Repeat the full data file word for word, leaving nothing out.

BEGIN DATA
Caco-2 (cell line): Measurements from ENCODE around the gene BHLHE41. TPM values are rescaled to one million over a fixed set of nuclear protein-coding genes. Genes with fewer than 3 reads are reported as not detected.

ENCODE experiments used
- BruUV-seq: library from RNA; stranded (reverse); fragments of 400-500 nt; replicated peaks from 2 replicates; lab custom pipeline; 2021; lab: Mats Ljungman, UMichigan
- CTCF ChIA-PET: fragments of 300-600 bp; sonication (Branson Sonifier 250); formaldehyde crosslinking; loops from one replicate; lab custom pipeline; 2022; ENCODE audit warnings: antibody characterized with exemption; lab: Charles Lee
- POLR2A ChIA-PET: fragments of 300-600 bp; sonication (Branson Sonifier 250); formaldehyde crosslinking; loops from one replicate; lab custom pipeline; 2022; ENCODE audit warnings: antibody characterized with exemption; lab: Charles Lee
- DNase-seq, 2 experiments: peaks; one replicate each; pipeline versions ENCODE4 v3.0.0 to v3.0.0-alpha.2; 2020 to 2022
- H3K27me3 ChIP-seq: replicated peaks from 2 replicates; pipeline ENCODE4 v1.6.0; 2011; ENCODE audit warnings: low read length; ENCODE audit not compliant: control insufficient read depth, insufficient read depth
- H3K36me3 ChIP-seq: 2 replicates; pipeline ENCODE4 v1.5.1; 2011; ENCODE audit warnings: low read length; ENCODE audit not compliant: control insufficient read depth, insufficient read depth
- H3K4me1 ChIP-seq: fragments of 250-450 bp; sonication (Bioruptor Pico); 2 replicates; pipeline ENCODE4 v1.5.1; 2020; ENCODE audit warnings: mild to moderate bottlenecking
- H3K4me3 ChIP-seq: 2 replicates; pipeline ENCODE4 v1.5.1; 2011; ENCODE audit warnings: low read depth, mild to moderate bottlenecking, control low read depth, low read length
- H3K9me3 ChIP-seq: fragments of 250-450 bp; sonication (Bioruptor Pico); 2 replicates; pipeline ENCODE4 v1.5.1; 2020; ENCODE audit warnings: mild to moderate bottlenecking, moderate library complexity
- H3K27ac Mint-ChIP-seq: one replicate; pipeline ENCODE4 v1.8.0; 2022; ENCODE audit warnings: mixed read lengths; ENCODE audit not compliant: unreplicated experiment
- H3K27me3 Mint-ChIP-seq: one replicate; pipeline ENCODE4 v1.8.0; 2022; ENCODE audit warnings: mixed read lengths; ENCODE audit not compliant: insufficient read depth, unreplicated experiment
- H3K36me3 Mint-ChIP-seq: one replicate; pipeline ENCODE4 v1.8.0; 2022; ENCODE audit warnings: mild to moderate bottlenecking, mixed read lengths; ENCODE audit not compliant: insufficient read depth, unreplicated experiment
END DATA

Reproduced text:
Caco-2 (cell line): Measurements from ENCODE around the gene BHLHE41. TPM values are rescaled to one million over a fixed set of nuclear protein-coding genes. Genes with fewer than 3 reads are reported as not detected.

ENCODE experiments used
- BruUV-seq: library from RNA; stranded (reverse); fragments of 400-500 nt; replicated peaks from 2 replicates; lab custom pipeline; 2021; lab: Mats Ljungman, UMichigan
- CTCF ChIA-PET: fragments of 300-600 bp; sonication (Branson Sonifier 250); formaldehyde crosslinking; loops from one replicate; lab custom pipeline; 2022; ENCODE audit warnings: antibody characterized with exemption; lab: Charles Lee
- POLR2A ChIA-PET: fragments of 300-600 bp; sonication (Branson Sonifier 250); formaldehyde crosslinking; loops from one replicate; lab custom pipeline; 2022; ENCODE audit warnings: antibody characterized with exemption; lab: Charles Lee
- DNase-seq, 2 experiments: peaks; one replicate each; pipeline versions ENCODE4 v3.0.0 to v3.0.0-alpha.2; 2020 to 2022
- H3K27me3 ChIP-seq: replicated peaks from 2 replicates; pipeline ENCODE4 v1.6.0; 2011; ENCODE audit warnings: low read length; ENCODE audit not compliant: control insufficient read depth, insufficient read depth
- H3K36me3 ChIP-seq: 2 replicates; pipeline ENCODE4 v1.5.1; 2011; ENCODE audit warnings: low read length; ENCODE audit not compliant: control insufficient read depth, insufficient read depth
- H3K4me1 ChIP-seq: fragments of 250-450 bp; sonication (Bioruptor Pico); 2 replicates; pipeline ENCODE4 v1.5.1; 2020; ENCODE audit warnings: mild to moderate bottlenecking
- H3K4me3 ChIP-seq: 2 replicates; pipeline ENCODE4 v1.5.1; 2011; ENCODE audit warnings: low read depth, mild to moderate bottlenecking, control low read depth, low read length
- H3K9me3 ChIP-seq: fragments of 250-450 bp; sonication (Bioruptor Pico); 2 replicates; pipeline ENCODE4 v1.5.1; 2020; ENCODE audit warnings: mild to moderate bottlenecking, moderate library complexity
- H3K27ac Mint-ChIP-seq: one replicate; pipeline ENCODE4 v1.8.0; 2022; ENCODE audit warnings: mixed read lengths; ENCODE audit not compliant: unreplicated experiment
- H3K27me3 Mint-ChIP-seq: one replicate; pipeline ENCODE4 v1.8.0; 2022; ENCODE audit warnings: mixed read lengths; ENCODE audit not compliant: insufficient read depth, unreplicated experiment
- H3K36me3 Mint-ChIP-seq: one replicate; pipeline ENCODE4 v1.8.0; 2022; ENCODE audit warnings: mild to moderate bottlenecking, mixed read lengths; ENCODE audit not compliant: insufficient read depth, unreplicated experiment